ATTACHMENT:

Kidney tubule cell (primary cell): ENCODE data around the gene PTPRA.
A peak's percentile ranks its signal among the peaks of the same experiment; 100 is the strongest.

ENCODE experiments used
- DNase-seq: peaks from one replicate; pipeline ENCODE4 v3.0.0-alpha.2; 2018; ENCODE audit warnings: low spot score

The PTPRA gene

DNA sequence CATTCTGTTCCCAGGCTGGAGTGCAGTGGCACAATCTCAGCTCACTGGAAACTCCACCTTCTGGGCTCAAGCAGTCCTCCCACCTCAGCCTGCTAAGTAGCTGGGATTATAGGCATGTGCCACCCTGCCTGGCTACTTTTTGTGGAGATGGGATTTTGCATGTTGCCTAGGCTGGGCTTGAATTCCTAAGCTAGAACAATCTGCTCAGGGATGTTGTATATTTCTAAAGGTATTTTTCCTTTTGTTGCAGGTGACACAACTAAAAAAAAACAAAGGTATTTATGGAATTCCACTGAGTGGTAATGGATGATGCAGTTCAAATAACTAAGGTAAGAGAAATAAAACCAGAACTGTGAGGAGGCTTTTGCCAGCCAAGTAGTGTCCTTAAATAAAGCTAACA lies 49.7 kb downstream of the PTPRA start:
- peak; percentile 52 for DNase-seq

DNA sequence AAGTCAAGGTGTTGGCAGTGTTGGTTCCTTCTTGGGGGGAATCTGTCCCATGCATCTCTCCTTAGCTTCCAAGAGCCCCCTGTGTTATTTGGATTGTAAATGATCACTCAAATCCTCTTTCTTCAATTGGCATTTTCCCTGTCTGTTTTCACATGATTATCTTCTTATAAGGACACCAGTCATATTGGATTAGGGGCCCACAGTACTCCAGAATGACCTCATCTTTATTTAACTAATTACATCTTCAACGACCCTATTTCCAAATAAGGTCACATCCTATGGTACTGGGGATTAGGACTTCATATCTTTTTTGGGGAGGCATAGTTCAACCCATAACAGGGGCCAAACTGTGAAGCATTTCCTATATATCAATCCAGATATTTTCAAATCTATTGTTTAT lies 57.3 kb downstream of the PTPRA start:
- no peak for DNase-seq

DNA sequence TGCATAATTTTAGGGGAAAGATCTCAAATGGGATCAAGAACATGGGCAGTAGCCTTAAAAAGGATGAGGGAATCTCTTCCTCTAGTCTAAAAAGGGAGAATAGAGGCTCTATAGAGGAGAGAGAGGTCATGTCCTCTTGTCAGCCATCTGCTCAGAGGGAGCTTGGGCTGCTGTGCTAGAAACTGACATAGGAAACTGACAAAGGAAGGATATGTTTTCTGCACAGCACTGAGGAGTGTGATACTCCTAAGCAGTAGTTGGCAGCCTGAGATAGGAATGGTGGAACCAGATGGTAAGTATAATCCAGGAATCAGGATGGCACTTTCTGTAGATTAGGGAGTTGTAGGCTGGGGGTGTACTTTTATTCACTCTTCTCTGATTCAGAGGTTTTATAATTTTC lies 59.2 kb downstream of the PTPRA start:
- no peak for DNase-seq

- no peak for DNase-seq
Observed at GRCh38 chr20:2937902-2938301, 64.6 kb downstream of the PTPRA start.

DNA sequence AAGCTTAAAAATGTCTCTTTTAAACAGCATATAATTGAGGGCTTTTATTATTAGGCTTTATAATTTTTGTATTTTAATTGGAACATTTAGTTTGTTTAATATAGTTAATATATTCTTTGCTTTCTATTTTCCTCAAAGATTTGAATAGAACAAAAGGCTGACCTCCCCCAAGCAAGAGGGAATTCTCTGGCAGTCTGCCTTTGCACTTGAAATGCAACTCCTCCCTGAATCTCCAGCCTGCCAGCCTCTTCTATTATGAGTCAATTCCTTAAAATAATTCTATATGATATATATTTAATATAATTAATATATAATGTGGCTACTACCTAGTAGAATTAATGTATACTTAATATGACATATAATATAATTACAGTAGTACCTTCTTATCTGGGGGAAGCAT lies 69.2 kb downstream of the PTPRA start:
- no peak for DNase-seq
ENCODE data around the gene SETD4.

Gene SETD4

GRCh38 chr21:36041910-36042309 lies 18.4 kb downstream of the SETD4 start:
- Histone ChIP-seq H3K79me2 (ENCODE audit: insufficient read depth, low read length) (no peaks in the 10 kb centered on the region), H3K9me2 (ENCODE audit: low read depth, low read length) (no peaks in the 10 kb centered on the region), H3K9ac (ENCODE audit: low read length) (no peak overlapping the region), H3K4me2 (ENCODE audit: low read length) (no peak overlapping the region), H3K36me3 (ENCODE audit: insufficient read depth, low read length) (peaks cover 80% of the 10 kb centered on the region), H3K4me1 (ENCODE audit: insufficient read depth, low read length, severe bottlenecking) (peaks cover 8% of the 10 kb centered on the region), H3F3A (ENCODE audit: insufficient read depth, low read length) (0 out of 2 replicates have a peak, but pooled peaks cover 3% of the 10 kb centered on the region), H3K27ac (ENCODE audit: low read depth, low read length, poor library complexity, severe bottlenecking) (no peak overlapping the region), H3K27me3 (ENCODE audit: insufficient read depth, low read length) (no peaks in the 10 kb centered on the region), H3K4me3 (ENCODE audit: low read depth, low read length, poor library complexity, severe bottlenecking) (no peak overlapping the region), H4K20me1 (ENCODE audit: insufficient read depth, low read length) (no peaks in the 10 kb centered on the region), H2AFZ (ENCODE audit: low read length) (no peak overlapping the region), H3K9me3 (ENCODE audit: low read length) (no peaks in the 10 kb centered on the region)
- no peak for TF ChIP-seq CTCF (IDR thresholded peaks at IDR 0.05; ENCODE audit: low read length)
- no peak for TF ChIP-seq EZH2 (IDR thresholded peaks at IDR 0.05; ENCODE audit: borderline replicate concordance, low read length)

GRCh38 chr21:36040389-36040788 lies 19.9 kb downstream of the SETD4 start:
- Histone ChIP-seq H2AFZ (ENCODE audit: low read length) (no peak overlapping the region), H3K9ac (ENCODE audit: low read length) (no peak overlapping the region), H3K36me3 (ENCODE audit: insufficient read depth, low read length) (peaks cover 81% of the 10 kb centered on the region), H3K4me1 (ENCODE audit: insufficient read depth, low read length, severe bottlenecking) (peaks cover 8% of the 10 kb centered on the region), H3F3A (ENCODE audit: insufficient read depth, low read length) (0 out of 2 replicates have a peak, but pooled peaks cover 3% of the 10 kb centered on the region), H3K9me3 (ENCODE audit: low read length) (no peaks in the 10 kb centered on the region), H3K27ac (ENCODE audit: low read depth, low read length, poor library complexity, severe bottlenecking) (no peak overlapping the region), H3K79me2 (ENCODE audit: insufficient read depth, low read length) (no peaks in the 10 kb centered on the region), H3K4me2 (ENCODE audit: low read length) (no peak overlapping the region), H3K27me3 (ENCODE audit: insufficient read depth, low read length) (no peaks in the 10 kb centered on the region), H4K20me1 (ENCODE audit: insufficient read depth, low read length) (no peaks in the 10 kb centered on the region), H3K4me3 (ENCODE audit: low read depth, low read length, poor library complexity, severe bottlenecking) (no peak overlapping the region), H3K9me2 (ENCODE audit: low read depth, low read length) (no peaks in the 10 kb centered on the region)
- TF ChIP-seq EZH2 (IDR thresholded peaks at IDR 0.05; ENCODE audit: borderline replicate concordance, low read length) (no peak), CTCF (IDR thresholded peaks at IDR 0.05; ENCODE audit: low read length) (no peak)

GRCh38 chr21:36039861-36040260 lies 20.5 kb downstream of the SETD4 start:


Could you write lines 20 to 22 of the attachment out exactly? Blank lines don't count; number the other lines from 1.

- no peak for TF ChIP-seq CTCF (IDR thresholded peaks at IDR 0.05; ENCODE audit: low read length)
- no peak for TF ChIP-seq EZH2 (IDR thresholded peaks at IDR 0.05; ENCODE audit: borderline replicate concordance, low read length)

GRCh38 chr21:36040389-36040788 lies 19.9 kb downstream of the SETD4 start: